It wouldn't be much of a stretch to call Clayton Wood "Mr. Millersburg." He might have taken some issue with a nickname like that — after all, as he reminded people, he initially had been opposed to incorporating the town. He was worried back then that his farm and his neighbors' rural properties might be harmed by incorporation.
But Wood, who died last week at the age of 82, followed that initial opposition with more than 40 years of service to the city of Millersburg and its residents. In 1974, the year Millersburg residents voted to become a city, Wood was appointed to the Planning Commission. He became mayor two years later and served in that position for the next four decades, retiring in 2016.
By the time he retired, Millersburg had emerged as the fastest growing town in the mid-valley. In fact, Millersburg's population has tripled during the time Wood served as mayor, from 562 in 1980 to an estimated 1,674 souls in 2016.
Wood's work over those decades helped to prepare his community for that growth.
It would have been easy for Millersburg to be dominated over the years by Albany, its considerably more populous neighbor immediately to the south. But, by all accounts, Wood worked hard to make sure that his town held its own.
"He was not afraid to stand up for the city," said Darrin Lane, who served on the Millersburg City Council for five years. "I know there were some rough times, but Clayton was able to work with folks at the city of Albany and forge a partnership that created the environment for the growth that we have in Millersburg right now."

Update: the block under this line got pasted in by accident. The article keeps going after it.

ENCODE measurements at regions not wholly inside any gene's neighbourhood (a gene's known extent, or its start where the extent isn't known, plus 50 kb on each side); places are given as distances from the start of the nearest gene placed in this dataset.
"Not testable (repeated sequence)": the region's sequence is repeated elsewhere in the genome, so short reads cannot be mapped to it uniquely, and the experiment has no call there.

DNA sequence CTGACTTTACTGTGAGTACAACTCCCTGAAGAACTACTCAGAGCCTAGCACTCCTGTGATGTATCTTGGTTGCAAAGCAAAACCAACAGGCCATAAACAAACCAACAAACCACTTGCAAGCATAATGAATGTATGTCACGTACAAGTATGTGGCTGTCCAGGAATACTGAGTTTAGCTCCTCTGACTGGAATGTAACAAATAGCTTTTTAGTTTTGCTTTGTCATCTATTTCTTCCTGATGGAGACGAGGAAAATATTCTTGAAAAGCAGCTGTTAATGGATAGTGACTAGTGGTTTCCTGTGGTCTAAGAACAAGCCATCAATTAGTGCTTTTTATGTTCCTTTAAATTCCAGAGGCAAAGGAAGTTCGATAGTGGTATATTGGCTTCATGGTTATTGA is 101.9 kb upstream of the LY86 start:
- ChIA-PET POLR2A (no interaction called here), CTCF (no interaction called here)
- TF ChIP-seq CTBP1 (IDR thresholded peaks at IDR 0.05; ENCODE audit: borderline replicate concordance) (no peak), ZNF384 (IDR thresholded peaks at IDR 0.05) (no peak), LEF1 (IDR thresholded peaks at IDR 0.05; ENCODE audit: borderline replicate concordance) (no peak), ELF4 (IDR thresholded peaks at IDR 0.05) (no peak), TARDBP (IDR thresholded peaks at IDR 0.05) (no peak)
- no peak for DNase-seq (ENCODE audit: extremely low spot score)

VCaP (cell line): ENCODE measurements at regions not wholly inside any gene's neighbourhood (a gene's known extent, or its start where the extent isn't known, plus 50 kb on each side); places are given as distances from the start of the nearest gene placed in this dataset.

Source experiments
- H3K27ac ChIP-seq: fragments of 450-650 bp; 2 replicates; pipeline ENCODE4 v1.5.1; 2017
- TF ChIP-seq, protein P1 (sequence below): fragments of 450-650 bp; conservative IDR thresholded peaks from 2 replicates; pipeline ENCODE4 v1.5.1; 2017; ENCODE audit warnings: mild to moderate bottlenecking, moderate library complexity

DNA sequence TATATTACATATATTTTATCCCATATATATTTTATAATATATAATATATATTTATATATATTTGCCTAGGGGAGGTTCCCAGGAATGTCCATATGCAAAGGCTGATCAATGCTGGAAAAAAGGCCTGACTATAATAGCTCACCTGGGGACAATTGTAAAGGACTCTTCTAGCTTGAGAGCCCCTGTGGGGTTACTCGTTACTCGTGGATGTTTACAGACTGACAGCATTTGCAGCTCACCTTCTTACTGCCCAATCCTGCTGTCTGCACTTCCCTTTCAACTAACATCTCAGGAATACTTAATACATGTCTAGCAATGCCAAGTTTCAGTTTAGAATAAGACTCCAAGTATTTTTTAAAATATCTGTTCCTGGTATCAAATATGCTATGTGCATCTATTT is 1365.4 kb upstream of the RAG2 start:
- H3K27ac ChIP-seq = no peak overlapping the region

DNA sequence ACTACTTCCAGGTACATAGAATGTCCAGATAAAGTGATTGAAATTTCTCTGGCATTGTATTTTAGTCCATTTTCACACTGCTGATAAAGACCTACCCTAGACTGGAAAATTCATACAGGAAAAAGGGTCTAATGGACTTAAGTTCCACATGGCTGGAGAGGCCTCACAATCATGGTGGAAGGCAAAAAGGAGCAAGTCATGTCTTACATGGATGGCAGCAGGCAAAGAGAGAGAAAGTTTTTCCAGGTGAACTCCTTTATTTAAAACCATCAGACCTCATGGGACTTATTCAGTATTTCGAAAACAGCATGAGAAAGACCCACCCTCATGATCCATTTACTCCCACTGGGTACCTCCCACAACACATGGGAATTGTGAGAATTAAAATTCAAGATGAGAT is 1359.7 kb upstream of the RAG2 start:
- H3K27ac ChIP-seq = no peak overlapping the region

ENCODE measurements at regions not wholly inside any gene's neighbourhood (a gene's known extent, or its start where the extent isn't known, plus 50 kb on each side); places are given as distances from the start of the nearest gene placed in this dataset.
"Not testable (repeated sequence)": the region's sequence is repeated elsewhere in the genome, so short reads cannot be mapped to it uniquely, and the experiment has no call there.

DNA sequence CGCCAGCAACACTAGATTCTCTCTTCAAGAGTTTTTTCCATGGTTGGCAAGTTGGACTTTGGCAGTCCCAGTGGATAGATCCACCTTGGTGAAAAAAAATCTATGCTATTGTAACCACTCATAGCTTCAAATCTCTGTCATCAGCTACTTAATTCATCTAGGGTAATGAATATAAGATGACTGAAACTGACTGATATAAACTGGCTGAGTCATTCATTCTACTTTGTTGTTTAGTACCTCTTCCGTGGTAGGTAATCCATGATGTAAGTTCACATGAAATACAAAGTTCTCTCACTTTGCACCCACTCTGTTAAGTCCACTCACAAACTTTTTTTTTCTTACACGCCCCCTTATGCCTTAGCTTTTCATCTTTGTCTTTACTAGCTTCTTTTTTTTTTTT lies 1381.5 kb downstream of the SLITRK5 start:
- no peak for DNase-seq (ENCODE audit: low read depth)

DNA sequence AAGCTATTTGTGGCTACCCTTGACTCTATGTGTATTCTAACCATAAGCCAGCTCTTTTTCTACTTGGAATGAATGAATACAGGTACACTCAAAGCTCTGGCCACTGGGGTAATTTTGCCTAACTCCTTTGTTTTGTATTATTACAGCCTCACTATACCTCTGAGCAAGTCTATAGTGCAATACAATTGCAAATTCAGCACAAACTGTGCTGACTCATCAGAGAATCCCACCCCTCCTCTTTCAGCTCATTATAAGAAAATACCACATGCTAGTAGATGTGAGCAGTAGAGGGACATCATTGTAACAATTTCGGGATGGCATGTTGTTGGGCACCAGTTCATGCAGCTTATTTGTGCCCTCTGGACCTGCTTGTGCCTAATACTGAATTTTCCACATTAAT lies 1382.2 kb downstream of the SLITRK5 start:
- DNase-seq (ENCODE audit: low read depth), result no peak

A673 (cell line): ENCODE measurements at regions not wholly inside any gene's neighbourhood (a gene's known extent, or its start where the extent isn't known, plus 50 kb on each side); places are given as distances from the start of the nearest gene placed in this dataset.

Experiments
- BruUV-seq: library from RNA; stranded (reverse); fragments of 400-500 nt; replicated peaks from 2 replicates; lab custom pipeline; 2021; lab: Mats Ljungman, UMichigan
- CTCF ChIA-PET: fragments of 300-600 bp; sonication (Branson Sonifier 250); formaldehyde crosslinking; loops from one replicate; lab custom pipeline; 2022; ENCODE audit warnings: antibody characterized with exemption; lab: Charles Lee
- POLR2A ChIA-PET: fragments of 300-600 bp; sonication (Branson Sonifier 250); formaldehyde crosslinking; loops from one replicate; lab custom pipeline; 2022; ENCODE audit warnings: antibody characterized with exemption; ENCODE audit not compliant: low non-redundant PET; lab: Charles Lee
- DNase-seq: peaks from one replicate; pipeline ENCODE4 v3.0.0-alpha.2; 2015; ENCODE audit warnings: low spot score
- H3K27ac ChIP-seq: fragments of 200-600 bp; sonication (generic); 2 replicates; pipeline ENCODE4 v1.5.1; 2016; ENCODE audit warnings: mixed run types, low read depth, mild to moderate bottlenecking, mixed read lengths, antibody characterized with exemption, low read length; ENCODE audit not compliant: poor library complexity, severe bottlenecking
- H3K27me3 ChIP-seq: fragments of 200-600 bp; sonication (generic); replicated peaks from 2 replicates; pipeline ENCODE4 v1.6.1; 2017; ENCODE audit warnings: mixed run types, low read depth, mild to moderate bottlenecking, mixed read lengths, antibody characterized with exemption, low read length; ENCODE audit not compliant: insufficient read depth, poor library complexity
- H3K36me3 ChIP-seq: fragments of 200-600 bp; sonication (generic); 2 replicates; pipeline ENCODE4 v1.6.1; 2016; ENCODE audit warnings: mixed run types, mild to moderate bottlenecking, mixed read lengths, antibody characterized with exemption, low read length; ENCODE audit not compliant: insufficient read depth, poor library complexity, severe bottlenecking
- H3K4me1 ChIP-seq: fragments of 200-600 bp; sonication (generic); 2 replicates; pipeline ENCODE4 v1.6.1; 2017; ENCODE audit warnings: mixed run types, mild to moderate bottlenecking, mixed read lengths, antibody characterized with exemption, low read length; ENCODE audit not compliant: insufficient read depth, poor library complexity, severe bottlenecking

In fact, Wood and Albany city officials worked together on what would become a joint water treatment plant, a joint wastewater plant and the Albany-Millersburg Talking Water Gardens, which cools treated wastewater while providing a wetlands area for people to enjoy.
Wood did all this with a quiet dignity that sometimes seems in short supply among today's political leaders.
"He was a gentle spirit," said John Pascone, president of the Albany-Millersburg Economic Development Corp. "I never saw him get cross with anybody."
And Albany Mayor Sharon Konopa joined the chorus: "He was just so pleasant to work with."
None of which is to suggest that the last four decades have been all smooth sailing and steady growth for Millersburg. The town took a hard blow when the International Paper mill closed in 2009, eliminating more than 200 well-paying jobs.
And the city was in the middle of a divisive political fight in 2015, when voters convincingly rejected a proposal to form a municipal utility district.
These days, though, the future is looking bright for Millersburg, especially if a proposal to develop a reloading facility on the site of the former International Paper mill continues to gather momentum. The idea is that tractor-trailer units could haul containers to the facility, where cargo would be reloaded onto trains for transport to other shipping sites in Portland, Tacoma and Seattle, and California. Although the door has not yet been closed on other potential sites for the mid-valley facility, the Millersburg proposal appears to have the inside track.
The hope is that the reloading facility would become a magnet for other business development in the area — and that notion doesn't seem far-fetched. If that happens, Millersburg will continue its remarkable growth.
And Wood helped to prepare his city for that day.
Elected officials in towns with populations of a couple of thousand people aren't doing the work to get rich. They're doing the work — and these jobs are real work — because they love their communities, because they want brighter futures for the people who live there. Clayton Wood helped to do that for his town, and that, we suspect, is the only legacy that ever interested "Mr. Millersburg." (mm)